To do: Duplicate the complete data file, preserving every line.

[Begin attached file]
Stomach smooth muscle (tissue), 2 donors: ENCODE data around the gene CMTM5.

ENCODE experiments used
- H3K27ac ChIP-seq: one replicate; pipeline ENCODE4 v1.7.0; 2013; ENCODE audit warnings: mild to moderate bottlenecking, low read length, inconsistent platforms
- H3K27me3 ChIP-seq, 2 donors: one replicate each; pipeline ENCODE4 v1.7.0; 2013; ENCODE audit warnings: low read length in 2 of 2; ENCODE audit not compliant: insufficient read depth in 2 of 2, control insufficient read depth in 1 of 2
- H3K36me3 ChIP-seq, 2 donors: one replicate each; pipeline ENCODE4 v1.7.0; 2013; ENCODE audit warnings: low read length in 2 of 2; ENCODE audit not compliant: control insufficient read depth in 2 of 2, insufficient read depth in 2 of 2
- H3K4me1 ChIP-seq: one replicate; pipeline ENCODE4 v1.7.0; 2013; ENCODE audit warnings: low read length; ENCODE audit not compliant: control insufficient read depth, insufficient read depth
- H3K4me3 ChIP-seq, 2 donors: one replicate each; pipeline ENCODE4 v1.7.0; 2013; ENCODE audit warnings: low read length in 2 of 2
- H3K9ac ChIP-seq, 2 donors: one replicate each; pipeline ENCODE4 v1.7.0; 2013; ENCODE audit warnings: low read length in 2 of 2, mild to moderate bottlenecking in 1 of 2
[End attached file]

Stomach smooth muscle (tissue), 2 donors: ENCODE data around the gene CMTM5.

ENCODE experiments used
- H3K27ac ChIP-seq: one replicate; pipeline ENCODE4 v1.7.0; 2013; ENCODE audit warnings: mild to moderate bottlenecking, low read length, inconsistent platforms
- H3K27me3 ChIP-seq, 2 donors: one replicate each; pipeline ENCODE4 v1.7.0; 2013; ENCODE audit warnings: low read length in 2 of 2; ENCODE audit not compliant: insufficient read depth in 2 of 2, control insufficient read depth in 1 of 2
- H3K36me3 ChIP-seq, 2 donors: one replicate each; pipeline ENCODE4 v1.7.0; 2013; ENCODE audit warnings: low read length in 2 of 2; ENCODE audit not compliant: control insufficient read depth in 2 of 2, insufficient read depth in 2 of 2
- H3K4me1 ChIP-seq: one replicate; pipeline ENCODE4 v1.7.0; 2013; ENCODE audit warnings: low read length; ENCODE audit not compliant: control insufficient read depth, insufficient read depth
- H3K4me3 ChIP-seq, 2 donors: one replicate each; pipeline ENCODE4 v1.7.0; 2013; ENCODE audit warnings: low read length in 2 of 2
- H3K9ac ChIP-seq, 2 donors: one replicate each; pipeline ENCODE4 v1.7.0; 2013; ENCODE audit warnings: low read length in 2 of 2, mild to moderate bottlenecking in 1 of 2